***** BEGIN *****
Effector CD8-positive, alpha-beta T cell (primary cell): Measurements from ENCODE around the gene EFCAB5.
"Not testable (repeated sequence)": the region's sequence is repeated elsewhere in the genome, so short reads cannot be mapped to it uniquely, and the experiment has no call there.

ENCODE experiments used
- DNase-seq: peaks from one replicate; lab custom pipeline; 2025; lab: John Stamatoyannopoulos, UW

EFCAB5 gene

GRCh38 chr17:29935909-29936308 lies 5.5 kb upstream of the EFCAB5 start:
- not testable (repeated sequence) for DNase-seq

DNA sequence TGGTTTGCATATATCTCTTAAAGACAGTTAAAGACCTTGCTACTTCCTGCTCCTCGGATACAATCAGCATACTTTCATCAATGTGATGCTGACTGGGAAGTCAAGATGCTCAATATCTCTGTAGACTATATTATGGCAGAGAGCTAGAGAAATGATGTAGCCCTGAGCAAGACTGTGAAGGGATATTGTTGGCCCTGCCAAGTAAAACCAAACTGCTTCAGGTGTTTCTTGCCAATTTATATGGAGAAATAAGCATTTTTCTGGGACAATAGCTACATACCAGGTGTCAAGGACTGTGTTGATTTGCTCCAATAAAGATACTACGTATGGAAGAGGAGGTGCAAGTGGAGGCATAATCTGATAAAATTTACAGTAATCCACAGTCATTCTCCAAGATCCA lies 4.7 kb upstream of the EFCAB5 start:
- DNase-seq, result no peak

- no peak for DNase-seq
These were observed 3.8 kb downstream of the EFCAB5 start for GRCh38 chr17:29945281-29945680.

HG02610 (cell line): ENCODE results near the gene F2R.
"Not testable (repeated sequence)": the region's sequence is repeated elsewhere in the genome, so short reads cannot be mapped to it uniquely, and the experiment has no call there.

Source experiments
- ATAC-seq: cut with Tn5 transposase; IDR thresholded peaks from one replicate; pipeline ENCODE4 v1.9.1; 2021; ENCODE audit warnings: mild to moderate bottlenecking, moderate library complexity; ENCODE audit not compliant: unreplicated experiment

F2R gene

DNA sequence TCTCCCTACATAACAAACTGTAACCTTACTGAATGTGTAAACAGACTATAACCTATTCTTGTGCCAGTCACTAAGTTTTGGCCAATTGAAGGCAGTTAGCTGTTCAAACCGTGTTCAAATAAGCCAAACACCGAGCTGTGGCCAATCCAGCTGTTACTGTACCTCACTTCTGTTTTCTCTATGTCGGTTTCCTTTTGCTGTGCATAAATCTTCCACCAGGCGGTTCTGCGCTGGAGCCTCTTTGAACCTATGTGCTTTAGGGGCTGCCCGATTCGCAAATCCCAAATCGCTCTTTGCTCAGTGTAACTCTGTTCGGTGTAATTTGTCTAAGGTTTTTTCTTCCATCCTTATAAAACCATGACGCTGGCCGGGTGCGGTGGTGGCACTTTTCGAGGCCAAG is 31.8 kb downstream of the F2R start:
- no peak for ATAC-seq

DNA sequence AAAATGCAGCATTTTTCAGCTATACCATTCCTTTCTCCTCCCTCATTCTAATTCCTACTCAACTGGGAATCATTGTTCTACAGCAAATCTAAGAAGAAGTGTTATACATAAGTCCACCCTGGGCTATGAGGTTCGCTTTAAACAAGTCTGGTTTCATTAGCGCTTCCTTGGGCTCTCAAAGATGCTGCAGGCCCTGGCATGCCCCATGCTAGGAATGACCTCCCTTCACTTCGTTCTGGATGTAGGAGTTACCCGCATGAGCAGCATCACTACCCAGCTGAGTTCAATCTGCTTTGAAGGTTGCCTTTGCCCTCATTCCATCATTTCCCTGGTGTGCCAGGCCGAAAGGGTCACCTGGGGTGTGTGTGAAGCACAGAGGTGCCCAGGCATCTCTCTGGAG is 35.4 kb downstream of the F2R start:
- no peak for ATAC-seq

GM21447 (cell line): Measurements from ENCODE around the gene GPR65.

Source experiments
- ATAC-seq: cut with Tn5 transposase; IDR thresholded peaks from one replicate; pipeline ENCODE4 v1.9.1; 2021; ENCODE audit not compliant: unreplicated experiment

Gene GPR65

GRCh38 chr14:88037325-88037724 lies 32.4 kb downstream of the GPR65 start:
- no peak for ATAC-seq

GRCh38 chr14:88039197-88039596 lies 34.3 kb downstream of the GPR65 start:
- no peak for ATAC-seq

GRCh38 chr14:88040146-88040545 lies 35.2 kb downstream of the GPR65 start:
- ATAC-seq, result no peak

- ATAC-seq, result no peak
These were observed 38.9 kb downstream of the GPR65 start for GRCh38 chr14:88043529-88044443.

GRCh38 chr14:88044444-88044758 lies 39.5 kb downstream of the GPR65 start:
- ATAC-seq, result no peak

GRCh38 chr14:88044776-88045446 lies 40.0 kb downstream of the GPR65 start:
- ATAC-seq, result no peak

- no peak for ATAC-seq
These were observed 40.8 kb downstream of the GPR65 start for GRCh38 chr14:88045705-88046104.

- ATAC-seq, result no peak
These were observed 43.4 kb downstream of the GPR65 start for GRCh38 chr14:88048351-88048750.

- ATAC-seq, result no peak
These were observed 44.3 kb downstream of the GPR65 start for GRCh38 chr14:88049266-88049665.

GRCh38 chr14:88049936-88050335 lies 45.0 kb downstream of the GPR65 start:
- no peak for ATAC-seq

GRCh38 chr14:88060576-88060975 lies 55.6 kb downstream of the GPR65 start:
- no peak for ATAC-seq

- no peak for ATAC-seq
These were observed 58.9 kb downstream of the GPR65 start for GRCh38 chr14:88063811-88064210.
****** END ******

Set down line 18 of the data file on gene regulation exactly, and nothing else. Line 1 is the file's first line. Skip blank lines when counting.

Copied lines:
- no peak for ATAC-seq